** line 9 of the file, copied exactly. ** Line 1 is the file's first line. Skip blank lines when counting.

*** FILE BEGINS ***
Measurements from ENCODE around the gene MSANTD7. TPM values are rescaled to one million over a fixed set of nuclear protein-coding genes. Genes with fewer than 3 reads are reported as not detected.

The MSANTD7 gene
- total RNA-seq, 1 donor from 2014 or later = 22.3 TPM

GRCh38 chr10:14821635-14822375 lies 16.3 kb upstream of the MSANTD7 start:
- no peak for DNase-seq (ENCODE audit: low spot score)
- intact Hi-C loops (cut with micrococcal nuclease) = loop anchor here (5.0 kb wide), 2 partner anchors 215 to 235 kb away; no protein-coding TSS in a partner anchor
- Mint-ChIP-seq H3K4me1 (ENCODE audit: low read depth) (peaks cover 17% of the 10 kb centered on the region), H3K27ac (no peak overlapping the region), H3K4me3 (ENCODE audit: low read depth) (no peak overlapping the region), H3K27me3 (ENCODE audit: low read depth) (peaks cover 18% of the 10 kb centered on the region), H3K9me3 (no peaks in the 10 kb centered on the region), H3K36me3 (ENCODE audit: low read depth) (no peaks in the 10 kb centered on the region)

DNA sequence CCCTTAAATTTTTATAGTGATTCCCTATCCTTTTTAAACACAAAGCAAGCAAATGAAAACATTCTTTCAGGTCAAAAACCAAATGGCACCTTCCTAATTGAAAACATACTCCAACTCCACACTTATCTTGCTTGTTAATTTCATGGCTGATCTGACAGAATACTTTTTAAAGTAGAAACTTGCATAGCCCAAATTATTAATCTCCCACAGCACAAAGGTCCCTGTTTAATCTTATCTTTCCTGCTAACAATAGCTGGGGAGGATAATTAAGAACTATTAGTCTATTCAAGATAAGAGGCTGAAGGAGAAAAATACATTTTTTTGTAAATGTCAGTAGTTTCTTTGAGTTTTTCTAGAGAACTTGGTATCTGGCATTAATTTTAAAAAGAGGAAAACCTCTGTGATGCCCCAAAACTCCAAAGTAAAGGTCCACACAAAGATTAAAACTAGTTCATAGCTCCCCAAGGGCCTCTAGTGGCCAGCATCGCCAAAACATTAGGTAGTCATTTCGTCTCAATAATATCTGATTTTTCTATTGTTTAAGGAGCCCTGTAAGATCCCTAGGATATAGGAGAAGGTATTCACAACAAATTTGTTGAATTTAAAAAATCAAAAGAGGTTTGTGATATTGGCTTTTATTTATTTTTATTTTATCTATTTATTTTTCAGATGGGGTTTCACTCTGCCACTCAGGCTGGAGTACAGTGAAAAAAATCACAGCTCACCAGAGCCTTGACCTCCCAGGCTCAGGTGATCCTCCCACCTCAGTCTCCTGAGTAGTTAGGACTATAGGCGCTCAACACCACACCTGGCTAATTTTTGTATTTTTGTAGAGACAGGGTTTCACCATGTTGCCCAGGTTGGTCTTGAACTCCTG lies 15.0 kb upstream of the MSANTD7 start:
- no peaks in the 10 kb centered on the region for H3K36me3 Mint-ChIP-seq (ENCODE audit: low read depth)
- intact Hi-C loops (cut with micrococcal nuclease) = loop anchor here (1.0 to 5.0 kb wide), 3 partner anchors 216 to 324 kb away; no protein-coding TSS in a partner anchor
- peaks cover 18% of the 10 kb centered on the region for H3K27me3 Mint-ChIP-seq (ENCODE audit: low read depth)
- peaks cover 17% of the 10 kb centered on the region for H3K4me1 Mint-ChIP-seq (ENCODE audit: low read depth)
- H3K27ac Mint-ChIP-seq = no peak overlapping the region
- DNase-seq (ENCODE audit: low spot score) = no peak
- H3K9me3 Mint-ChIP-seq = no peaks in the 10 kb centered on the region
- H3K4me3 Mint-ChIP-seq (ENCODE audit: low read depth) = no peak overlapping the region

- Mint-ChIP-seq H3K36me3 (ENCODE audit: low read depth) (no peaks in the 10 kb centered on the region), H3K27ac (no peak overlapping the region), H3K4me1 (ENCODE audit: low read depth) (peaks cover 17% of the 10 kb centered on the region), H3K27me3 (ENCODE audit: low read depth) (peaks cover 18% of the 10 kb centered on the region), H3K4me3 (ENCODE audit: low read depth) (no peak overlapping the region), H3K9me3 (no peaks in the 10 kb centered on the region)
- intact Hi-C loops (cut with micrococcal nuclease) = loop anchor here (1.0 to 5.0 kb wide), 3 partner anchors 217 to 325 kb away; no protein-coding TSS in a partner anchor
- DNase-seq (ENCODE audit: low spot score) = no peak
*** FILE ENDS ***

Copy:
- no peaks in the 10 kb centered on the region for H3K36me3 Mint-ChIP-seq (ENCODE audit: low read depth)